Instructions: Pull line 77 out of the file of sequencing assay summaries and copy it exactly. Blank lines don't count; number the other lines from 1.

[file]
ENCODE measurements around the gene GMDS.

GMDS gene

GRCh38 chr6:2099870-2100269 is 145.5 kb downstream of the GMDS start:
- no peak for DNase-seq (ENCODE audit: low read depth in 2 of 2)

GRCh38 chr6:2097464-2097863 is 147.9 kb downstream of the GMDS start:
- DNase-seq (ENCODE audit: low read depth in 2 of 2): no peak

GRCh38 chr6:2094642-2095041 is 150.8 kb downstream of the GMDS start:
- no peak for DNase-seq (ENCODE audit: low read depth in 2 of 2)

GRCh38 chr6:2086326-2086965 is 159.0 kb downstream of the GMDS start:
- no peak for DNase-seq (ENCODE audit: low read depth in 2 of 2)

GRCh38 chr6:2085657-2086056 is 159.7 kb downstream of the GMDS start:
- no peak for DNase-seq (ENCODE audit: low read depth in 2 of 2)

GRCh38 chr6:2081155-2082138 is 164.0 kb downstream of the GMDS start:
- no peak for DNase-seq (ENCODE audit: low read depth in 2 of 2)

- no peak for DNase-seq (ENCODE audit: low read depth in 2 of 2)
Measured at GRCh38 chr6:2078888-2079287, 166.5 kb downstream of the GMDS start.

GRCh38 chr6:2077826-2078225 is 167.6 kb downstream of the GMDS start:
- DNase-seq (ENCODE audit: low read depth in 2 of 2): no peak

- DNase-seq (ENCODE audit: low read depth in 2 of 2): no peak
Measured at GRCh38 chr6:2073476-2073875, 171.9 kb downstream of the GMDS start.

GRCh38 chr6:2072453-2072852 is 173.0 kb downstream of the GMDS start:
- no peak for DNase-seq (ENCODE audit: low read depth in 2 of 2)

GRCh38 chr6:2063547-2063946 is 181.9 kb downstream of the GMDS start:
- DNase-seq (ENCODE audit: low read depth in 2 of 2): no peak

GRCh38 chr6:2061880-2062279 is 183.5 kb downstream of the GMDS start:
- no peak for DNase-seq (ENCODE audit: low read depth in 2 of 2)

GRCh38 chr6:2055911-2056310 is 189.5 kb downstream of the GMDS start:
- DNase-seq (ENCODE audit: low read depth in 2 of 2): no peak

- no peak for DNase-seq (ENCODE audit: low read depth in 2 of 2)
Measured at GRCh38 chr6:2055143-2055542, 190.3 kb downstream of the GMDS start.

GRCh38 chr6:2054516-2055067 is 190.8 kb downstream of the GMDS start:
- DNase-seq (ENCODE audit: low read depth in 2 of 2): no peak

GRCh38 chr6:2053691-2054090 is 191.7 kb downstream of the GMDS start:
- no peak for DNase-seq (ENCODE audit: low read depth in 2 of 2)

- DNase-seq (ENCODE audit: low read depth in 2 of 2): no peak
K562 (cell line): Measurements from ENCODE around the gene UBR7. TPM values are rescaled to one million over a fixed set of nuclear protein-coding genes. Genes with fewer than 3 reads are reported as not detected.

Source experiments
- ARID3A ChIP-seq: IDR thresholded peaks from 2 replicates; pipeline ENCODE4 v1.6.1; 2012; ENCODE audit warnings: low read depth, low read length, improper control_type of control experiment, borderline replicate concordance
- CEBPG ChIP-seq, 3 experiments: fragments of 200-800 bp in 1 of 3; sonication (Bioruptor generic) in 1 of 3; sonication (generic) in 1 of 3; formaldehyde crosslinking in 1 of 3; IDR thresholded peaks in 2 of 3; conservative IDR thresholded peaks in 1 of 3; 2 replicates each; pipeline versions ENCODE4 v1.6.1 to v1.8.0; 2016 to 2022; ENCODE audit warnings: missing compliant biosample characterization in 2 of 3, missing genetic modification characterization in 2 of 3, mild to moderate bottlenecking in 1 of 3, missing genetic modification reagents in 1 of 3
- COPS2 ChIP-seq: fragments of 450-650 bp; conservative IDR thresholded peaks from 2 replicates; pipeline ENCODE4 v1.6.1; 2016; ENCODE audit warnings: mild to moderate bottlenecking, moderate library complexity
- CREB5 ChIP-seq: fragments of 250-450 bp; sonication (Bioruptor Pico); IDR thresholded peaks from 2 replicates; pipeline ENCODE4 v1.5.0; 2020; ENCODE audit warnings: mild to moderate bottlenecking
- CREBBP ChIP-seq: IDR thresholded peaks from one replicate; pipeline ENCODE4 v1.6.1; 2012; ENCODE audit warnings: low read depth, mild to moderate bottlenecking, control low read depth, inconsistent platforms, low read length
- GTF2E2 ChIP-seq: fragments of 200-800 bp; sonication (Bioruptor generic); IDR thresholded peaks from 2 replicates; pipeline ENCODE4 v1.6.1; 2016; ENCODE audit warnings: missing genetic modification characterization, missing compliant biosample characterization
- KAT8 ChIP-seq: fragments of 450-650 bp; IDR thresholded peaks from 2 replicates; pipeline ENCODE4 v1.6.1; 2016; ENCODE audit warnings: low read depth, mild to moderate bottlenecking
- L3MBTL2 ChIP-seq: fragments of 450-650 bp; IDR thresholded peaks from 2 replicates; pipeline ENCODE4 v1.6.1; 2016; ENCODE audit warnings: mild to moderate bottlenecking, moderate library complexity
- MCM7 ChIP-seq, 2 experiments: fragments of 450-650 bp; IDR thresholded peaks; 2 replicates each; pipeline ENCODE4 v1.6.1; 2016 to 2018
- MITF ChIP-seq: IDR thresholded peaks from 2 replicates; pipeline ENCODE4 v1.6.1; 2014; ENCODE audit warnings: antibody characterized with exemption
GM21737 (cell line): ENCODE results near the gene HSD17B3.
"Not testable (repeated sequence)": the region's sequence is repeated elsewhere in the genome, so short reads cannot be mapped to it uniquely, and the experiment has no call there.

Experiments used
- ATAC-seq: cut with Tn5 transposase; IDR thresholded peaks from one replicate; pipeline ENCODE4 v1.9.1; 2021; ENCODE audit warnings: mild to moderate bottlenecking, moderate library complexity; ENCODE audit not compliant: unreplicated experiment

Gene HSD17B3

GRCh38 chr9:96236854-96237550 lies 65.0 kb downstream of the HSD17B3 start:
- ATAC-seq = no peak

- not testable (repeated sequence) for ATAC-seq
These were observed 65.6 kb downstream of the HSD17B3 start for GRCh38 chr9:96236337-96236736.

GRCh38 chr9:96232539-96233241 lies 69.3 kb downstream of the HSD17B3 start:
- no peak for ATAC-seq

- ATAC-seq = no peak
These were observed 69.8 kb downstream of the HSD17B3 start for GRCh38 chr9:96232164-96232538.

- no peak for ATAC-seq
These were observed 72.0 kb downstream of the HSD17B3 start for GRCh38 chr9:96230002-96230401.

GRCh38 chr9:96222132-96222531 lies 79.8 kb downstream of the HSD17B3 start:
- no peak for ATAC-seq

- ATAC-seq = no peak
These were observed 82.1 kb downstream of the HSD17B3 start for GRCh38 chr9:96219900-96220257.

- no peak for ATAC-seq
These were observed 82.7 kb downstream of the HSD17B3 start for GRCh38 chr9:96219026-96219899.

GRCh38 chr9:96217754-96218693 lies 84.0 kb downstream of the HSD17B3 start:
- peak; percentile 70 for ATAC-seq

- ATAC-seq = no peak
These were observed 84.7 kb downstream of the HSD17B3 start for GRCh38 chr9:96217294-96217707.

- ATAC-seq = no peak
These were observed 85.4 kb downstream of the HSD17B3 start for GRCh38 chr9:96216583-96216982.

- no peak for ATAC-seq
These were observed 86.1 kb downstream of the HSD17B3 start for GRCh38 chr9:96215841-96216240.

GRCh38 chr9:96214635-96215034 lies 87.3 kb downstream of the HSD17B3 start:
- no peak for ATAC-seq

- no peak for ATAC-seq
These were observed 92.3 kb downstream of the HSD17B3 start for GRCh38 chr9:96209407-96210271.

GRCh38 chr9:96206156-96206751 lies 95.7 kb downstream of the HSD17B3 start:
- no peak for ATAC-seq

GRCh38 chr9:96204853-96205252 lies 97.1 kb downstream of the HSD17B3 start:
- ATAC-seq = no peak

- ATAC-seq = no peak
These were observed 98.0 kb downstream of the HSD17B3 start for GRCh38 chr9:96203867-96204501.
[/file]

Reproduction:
GRCh38 chr9:96214635-96215034 lies 87.3 kb downstream of the HSD17B3 start: